Britain's Prince Harry's autobiography 'Spare' displayed at Waterstones bookstore, in London
Prince Harry released his memoir titled "Spare" on Jan. 10, 2023. Reuters

Author J.R. Moehringer shared what it was like working with Prince Harry on "Spare" and how Meghan Markle made him feel at home during his stay at their Montecito mansion in Santa Barbara, California.

In a piece published by The New Yorker, the ghostwriter remembered the big fight he had with the Duke of Sussex over edits. One particular 2:00 a.m. Zoom fight revolved around a passage about the royal's "gruelling military exercises" in England where he was abducted by fake terrorists, one of whom allegedly made a "vile dig" at Princess Diana.

Moehringer refused to end the passage with the comeback Prince Harry gave one of the perpetrators, which he found "unnecessary, and somewhat inane."

He wrote, "Good for Harry that he had the nerve, but ending with what he said would dilute the scene's meaning: that even at the most bizarre and peripheral moments of his life, his central tragedy intrudes."

He said he had been crossing out the comeback for months and Prince Harry had also been asking for it to be included. But during their call, the writer noted: "Although this wasn't the first time that Harry and I had argued, it felt different; it felt as if we were hurtling toward some kind of decisive rupture, in part because Harry was no longer saying anything."

"He was just glaring into the camera. Finally, he exhaled and calmly explained that all his life, people had belittled his intellectual capabilities, and this flash of cleverness proved that, even after being kicked and punched and deprived of sleep and food, he had his wits about him."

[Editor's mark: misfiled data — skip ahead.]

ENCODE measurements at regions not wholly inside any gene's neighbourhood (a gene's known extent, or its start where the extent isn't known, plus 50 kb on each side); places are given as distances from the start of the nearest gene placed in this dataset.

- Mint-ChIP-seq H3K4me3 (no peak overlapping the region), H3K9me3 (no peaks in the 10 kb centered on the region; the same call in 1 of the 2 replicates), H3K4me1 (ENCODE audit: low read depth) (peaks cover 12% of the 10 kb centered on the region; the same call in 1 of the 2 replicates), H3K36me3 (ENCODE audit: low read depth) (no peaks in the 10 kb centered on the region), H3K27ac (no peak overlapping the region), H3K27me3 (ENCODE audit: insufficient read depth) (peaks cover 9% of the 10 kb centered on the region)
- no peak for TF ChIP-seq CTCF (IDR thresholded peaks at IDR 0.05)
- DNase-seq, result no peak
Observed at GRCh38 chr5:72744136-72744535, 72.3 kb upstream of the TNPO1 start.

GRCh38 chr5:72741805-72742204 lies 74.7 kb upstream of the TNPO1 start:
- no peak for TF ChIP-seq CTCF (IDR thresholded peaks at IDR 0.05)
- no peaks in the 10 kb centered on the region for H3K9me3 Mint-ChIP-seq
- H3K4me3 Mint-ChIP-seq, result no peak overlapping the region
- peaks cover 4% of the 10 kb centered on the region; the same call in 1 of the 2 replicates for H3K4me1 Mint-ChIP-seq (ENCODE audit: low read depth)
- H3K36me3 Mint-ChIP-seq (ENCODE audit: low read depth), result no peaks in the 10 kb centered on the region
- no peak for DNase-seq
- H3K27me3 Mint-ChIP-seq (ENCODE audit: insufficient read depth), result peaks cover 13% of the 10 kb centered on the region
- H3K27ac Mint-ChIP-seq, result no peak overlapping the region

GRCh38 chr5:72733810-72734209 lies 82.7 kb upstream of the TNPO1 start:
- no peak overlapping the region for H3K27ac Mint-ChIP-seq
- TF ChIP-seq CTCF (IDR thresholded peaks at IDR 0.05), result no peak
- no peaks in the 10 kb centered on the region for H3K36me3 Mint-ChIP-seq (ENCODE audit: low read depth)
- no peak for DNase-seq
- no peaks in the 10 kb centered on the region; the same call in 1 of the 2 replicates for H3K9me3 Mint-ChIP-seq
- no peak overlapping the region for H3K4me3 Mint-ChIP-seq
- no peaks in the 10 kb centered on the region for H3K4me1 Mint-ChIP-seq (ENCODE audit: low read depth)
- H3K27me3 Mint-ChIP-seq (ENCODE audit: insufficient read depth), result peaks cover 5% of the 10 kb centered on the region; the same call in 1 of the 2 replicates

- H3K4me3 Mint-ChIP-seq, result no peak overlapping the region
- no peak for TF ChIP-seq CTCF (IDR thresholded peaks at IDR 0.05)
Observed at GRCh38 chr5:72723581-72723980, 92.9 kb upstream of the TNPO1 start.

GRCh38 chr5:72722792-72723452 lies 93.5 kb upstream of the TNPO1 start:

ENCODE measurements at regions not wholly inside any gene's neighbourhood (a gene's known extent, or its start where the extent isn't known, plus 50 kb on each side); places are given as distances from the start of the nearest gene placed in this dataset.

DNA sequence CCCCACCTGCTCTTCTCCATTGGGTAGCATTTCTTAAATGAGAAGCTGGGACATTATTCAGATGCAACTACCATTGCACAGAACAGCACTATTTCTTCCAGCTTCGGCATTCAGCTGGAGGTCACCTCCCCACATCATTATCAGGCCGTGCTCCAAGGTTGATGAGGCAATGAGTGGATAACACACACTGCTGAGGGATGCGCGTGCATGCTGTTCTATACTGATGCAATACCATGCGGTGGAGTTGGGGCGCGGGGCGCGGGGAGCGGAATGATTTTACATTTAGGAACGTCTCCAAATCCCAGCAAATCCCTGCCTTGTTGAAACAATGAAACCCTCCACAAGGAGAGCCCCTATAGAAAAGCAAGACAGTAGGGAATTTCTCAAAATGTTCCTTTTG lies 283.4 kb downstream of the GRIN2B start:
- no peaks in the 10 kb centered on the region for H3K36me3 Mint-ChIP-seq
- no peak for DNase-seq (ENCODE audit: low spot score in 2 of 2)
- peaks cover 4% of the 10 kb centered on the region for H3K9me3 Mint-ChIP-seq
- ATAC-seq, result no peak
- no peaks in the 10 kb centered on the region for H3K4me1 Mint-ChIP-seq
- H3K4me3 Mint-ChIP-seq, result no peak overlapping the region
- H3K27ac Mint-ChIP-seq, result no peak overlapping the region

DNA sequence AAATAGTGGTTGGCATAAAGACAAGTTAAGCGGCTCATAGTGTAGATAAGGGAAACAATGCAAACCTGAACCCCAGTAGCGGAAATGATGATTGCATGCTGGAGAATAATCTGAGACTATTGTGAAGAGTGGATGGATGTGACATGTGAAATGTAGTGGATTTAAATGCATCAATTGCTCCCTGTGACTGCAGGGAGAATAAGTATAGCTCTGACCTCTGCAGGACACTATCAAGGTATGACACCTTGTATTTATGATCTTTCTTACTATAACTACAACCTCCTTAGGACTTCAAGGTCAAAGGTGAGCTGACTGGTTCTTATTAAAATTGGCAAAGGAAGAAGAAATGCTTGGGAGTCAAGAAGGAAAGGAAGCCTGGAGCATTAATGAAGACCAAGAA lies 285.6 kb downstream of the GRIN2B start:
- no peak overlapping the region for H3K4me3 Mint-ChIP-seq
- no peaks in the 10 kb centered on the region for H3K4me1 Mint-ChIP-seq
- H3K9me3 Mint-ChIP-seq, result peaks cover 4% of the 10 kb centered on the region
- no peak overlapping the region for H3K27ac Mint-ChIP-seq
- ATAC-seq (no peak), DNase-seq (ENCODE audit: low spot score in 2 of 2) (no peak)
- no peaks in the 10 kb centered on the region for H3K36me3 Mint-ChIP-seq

Despite his explanation, Moehringer still refused to include the comeback and when Prince Harry asked, he reasoned that everything the duke said was about him, which he explained is not what a memoir is about.

"But, strange as it may seem, memoir isn't about you. It's not even the story of your life. It's a story carved from your life, a particular series of events chosen because they have the greatest resonance for the widest range of people, and at this point in the story those people don't need to know anything more than that your captors said a cruel thing about your mom."

The author remembered the duke looked down and was silent for what felt like an hour before he looked up and they locked eyes. He finally gave in and said he gets what his ghostwriter is trying to say and even shot him a "mischievous grin and said, 'I really enjoy getting you worked up like that'." Moehringer said he "burst into laughter" and shook his head in reply.

The writer also recalled the warm welcome he received when he visited Prince Harry and Meghan Markle in California when the pandemic waned. The first time was with his family and he shared that the duke won the heart of his daughter Gracie because of his "vast 'Moana' scholarship." He noted that the royal's favourite scene is "when Heihei, the silly chicken, finds himself lost at sea."

The second time he visited the royals, he was by himself and he stayed at their guest house. He shared, "Meghan and Archie would visit me on their afternoon walks. Meghan, knowing I was missing my family, was forever bringing trays of food and sweets." He added that the Duchess also sent him home with toys for his children when he left Montecito.

Moehringer said that working on "Spare" with Prince Harry made him reflect on the British royal family's motto of "never complain, never explain." He called it "a prettified omertà" which his wife suggested must have prolonged the duke's grief because the royals discourage talking. But he reasoned that "if you don't speak your emotions you serve them, and if you don't tell your story you lose it—or, what might be worse, you get lost inside it. Telling is how we cement details, preserve continuity, stay sane."